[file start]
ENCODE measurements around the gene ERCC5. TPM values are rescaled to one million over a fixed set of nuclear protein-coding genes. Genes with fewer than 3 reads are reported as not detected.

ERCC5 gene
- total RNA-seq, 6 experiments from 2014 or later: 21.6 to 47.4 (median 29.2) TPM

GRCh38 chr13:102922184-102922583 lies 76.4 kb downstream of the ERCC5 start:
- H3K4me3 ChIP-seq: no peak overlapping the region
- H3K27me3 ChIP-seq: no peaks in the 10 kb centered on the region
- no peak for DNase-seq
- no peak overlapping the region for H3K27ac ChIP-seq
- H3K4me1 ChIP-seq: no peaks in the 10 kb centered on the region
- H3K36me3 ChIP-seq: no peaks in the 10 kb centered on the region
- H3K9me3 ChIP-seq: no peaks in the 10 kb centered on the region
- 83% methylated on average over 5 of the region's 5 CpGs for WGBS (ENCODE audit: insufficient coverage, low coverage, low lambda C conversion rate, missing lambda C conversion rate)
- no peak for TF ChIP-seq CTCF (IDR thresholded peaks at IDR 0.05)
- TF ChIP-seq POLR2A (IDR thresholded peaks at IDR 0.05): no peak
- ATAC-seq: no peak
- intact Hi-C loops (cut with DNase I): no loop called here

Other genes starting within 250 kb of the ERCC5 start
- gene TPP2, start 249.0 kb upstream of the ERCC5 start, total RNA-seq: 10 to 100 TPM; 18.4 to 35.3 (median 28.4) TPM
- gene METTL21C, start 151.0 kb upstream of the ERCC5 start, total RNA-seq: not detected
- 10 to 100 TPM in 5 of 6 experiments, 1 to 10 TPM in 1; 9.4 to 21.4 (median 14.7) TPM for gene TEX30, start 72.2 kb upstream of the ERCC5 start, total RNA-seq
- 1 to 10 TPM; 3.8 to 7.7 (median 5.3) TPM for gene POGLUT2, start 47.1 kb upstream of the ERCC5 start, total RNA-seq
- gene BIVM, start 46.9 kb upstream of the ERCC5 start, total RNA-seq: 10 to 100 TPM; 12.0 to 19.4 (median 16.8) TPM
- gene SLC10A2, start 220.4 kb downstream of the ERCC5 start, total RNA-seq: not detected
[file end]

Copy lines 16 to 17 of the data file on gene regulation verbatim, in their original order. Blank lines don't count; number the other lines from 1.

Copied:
- intact Hi-C loops (cut with DNase I): no loop called here

Other genes starting within 250 kb of the ERCC5 start